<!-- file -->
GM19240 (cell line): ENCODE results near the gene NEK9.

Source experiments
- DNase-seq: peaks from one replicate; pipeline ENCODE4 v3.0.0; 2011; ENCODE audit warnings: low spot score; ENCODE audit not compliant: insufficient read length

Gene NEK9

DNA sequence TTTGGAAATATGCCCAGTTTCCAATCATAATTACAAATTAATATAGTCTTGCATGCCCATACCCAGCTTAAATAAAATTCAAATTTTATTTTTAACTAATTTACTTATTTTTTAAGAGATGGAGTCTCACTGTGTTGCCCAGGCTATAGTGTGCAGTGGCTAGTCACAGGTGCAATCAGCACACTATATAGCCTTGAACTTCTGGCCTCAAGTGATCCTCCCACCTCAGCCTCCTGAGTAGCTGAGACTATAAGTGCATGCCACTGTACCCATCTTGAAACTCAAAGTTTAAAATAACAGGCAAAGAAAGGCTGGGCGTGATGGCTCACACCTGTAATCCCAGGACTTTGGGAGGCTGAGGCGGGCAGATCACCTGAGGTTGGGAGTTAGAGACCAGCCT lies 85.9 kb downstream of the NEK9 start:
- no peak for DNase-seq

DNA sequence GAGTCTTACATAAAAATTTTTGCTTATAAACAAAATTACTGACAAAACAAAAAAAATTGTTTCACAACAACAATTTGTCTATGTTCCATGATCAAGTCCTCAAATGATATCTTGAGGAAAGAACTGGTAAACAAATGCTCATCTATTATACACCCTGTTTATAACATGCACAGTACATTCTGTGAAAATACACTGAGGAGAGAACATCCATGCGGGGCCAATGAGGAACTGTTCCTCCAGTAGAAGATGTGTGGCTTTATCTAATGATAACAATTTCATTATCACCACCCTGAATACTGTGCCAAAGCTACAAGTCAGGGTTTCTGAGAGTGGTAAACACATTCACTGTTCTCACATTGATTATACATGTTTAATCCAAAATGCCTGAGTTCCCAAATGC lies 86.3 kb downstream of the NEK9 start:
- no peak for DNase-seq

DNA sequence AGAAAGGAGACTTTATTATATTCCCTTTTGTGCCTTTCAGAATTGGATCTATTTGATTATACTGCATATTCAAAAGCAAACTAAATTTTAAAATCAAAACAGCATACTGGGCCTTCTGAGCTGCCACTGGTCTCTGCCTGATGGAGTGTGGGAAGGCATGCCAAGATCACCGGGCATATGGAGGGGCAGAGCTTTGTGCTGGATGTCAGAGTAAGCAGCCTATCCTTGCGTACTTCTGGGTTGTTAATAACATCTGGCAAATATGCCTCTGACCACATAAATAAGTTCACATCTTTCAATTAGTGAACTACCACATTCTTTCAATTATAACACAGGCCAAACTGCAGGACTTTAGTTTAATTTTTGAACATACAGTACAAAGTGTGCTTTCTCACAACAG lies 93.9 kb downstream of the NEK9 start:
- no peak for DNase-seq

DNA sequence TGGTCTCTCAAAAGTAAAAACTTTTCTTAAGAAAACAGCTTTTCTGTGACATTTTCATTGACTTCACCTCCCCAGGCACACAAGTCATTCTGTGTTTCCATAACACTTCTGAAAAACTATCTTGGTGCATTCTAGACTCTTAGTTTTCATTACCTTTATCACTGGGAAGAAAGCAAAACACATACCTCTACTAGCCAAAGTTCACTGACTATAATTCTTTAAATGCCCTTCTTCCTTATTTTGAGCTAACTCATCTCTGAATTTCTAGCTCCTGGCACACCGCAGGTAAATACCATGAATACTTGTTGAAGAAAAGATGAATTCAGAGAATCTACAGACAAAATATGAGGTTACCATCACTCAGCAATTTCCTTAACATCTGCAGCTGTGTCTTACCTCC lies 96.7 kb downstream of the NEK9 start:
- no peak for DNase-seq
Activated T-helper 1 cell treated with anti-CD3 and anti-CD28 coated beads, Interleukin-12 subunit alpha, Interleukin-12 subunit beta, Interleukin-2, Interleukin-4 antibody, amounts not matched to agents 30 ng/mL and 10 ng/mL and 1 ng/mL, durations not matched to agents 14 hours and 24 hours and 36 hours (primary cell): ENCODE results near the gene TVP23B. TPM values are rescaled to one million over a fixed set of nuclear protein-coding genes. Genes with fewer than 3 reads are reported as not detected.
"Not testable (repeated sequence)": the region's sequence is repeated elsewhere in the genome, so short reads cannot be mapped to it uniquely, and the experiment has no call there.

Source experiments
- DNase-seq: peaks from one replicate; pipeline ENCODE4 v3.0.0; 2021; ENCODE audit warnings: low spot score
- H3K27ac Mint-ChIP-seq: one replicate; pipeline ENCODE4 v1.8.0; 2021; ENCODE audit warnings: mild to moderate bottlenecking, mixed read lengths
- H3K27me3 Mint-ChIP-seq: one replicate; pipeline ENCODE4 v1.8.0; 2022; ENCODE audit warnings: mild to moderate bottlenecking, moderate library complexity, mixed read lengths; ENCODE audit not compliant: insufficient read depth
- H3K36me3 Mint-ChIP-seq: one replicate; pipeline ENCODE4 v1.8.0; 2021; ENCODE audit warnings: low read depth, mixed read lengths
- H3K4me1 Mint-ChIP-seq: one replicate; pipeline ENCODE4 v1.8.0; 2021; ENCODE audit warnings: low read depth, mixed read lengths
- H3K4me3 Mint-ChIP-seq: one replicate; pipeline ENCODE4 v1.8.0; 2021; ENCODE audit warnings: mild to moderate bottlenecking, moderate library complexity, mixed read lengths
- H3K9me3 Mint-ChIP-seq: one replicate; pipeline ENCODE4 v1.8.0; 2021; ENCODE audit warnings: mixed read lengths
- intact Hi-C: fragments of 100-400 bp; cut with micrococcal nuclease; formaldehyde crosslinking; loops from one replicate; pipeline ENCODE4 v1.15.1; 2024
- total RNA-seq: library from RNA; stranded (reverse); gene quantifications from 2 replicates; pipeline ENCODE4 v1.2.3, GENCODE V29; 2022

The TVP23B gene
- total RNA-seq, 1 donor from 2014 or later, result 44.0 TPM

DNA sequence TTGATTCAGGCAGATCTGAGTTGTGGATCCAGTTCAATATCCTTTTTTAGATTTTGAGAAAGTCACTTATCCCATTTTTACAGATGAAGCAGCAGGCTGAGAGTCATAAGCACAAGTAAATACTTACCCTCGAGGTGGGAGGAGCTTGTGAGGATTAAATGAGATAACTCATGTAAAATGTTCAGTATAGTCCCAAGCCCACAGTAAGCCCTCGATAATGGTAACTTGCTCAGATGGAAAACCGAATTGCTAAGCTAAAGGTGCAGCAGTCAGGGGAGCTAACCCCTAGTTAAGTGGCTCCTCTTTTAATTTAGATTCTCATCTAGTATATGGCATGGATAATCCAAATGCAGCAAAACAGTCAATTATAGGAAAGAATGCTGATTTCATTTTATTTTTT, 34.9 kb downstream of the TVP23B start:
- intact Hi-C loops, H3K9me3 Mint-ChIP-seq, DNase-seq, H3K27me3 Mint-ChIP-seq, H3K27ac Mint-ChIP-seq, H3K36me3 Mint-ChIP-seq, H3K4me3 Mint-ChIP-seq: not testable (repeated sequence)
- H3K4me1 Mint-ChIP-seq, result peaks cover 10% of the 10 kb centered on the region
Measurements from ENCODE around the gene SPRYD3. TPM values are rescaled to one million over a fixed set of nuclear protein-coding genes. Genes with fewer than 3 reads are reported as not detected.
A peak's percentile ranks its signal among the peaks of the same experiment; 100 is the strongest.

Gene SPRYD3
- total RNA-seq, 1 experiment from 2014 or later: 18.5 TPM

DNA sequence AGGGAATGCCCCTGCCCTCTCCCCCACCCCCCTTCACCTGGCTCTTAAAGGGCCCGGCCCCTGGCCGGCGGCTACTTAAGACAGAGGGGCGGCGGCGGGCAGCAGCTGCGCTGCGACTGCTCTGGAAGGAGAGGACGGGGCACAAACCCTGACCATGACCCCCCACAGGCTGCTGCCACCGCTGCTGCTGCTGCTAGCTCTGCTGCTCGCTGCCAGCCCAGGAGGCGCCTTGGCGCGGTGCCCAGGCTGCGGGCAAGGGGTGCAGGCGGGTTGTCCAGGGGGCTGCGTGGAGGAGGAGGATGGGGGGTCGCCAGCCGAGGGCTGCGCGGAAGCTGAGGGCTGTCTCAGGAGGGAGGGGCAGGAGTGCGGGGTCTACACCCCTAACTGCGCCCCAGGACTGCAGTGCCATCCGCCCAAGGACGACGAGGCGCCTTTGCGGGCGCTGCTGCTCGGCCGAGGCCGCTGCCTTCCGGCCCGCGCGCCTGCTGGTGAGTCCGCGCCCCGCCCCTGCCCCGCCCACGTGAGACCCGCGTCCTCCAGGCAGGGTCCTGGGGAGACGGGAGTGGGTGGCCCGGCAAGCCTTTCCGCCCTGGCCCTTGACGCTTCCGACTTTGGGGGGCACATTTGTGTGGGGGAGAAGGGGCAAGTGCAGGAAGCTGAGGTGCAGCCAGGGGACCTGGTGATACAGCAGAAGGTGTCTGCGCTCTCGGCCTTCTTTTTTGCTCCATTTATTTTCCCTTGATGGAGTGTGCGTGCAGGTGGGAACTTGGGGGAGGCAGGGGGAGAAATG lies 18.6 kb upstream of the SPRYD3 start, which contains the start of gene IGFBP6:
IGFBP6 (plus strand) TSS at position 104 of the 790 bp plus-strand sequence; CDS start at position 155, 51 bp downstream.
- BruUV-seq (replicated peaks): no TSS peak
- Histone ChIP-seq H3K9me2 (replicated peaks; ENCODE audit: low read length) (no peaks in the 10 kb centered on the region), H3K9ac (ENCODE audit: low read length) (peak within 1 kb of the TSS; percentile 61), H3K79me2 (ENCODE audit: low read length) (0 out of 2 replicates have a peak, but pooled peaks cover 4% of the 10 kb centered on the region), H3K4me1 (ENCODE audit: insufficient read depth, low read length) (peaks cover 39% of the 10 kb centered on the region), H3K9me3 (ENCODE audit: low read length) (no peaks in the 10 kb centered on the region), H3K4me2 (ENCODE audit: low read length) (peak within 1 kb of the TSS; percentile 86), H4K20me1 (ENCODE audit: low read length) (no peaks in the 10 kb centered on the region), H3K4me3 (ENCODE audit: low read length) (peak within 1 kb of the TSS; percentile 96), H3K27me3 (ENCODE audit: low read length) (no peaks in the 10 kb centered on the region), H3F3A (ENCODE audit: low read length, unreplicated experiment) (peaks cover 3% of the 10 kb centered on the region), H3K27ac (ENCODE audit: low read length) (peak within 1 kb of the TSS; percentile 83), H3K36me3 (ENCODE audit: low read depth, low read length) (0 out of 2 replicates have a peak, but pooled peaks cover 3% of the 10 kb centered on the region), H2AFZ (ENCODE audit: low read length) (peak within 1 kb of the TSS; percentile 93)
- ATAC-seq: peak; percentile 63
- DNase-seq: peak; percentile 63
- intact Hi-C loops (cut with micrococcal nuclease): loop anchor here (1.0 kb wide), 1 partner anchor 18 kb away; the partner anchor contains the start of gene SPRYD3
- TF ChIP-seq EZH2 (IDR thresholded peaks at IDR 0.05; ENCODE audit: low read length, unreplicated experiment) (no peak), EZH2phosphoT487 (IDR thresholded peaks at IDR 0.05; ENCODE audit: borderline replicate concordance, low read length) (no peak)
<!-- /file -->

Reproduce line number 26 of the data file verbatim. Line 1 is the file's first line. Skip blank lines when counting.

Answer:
- total RNA-seq, 1 donor from 2014 or later, result 44.0 TPM